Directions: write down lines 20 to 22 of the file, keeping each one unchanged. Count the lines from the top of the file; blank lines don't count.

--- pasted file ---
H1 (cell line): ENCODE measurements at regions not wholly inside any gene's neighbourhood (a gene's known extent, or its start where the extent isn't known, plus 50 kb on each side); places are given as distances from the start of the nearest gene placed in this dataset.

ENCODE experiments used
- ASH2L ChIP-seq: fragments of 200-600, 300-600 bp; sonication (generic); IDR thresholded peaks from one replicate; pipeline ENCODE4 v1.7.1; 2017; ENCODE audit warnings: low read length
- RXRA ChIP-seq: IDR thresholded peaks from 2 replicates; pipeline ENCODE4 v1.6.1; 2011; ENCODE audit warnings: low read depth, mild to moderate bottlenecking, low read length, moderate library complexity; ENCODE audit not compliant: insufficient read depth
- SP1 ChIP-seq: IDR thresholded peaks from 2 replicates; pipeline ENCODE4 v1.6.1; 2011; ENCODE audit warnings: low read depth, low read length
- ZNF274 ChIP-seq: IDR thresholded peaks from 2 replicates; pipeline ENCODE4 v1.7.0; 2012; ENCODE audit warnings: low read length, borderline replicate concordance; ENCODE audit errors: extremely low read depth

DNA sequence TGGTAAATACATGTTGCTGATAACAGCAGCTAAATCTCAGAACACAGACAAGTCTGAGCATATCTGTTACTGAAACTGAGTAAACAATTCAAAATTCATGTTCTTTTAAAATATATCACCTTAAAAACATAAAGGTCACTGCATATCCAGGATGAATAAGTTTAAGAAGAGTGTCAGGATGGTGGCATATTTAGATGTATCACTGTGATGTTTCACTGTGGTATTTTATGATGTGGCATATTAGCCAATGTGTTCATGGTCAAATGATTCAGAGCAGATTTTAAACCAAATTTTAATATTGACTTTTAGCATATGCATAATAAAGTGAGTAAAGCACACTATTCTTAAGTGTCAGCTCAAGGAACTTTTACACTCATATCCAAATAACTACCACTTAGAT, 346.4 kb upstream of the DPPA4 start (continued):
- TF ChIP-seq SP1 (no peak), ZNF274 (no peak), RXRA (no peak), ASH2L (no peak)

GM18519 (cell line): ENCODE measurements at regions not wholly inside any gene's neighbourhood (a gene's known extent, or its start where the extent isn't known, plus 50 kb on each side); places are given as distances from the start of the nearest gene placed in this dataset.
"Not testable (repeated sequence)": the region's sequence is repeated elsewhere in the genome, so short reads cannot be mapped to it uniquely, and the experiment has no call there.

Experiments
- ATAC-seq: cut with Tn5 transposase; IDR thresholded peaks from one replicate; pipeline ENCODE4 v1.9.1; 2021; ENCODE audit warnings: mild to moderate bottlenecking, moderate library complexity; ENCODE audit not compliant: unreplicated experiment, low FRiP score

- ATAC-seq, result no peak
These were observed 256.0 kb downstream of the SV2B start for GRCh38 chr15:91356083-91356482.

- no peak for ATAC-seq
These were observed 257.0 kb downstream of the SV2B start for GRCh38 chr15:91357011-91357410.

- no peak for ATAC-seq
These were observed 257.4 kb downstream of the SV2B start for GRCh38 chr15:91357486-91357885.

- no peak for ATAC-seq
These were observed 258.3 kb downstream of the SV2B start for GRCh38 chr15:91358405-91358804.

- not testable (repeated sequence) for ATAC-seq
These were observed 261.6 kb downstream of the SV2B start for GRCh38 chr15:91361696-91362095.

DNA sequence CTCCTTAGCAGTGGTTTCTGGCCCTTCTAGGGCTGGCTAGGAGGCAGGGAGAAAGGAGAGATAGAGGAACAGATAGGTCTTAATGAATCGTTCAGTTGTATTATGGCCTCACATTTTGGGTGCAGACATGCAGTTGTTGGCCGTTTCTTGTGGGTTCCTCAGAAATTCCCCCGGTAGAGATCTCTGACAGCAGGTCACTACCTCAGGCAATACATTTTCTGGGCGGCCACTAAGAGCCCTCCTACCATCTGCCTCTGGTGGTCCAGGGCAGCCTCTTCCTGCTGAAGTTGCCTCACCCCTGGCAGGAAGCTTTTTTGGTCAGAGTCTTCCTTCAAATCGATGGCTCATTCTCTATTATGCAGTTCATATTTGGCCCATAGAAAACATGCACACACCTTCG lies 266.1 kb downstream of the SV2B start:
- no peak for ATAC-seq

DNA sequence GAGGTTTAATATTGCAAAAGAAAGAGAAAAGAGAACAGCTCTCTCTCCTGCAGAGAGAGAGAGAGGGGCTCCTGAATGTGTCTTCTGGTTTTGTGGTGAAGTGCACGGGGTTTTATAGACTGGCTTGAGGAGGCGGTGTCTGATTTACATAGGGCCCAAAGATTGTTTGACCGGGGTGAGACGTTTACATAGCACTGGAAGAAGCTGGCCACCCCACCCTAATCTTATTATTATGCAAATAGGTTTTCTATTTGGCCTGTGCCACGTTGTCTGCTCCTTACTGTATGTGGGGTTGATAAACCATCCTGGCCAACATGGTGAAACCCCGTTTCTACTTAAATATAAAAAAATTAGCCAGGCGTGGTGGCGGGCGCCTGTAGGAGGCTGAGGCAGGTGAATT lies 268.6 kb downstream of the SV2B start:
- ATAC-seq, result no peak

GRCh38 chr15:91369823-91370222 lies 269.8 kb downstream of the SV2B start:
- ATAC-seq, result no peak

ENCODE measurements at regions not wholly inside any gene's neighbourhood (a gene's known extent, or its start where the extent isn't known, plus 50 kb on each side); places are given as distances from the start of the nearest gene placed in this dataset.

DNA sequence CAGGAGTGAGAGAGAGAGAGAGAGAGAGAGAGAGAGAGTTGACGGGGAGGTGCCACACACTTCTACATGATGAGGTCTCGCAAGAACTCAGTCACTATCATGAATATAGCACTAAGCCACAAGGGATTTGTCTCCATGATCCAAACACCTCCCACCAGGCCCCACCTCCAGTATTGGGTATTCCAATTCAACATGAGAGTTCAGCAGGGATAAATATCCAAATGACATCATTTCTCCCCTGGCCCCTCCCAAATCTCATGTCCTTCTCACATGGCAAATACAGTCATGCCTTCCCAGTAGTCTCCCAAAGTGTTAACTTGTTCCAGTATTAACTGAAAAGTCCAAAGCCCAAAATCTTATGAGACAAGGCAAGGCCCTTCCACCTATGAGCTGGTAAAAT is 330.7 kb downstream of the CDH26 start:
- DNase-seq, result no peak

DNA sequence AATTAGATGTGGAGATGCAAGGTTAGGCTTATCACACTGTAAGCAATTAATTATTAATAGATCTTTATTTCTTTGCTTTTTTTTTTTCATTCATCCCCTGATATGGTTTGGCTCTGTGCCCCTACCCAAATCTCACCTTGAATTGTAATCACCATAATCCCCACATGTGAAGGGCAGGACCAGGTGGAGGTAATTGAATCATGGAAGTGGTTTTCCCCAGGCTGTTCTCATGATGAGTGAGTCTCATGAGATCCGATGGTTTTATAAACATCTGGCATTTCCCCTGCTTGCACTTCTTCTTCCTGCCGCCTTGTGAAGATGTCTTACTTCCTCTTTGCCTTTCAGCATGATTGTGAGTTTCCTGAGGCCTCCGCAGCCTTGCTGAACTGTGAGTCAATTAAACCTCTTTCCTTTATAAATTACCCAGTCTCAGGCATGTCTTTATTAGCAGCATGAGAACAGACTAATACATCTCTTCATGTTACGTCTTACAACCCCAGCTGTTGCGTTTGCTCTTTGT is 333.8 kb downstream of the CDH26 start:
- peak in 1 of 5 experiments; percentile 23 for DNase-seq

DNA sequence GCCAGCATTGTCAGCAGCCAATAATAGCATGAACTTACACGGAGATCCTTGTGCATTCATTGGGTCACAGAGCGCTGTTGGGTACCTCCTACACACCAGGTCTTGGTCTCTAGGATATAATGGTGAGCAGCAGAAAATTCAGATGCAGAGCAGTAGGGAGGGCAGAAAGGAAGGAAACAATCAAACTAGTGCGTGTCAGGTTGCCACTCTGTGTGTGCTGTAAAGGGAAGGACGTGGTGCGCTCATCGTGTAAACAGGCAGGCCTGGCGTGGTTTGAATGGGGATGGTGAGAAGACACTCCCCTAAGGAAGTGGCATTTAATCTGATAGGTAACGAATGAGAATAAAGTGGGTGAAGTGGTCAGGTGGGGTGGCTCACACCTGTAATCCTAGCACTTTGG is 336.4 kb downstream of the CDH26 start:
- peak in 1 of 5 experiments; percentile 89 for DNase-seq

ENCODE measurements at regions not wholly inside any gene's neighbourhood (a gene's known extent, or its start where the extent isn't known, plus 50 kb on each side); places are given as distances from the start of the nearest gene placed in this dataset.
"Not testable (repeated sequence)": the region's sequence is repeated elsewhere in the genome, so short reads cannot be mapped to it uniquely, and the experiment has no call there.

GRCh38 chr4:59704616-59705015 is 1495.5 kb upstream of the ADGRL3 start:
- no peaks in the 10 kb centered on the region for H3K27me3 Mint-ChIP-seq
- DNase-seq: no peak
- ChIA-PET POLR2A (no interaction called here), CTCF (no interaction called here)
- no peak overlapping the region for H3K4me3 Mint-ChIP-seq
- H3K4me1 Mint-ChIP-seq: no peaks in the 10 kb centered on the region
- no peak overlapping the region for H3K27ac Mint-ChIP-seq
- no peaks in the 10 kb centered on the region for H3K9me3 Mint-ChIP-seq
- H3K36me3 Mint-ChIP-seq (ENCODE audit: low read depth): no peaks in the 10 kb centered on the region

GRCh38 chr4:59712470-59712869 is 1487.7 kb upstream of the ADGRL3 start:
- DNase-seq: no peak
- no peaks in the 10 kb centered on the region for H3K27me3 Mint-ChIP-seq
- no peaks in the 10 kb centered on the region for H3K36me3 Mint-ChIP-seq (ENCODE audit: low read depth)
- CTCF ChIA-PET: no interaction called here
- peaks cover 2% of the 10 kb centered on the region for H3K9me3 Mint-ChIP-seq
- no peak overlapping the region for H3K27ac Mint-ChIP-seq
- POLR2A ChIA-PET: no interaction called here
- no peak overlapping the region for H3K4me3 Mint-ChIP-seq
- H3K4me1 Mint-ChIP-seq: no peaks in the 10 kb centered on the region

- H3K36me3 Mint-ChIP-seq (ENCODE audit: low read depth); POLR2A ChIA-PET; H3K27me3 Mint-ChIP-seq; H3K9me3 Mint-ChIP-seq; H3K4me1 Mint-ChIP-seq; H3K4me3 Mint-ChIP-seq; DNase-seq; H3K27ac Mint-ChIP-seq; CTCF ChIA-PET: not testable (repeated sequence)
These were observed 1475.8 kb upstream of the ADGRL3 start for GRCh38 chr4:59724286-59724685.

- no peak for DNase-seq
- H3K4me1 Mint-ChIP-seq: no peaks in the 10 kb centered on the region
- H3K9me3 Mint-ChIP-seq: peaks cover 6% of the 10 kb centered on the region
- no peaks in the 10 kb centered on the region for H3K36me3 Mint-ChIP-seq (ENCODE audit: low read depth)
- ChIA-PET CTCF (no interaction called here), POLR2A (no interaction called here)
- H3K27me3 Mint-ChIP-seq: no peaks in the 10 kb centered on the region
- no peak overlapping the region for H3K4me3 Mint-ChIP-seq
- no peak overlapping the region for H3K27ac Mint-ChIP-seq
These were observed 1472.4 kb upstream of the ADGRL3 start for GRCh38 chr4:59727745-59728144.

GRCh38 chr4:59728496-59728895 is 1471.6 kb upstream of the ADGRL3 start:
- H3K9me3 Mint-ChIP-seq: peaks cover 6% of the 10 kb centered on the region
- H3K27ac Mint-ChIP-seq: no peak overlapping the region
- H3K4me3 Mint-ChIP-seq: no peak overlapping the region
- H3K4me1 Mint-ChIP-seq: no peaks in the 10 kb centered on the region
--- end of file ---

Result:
These were observed 258.3 kb downstream of the SV2B start for GRCh38 chr15:91358405-91358804.

- not testable (repeated sequence) for ATAC-seq
These were observed 261.6 kb downstream of the SV2B start for GRCh38 chr15:91361696-91362095.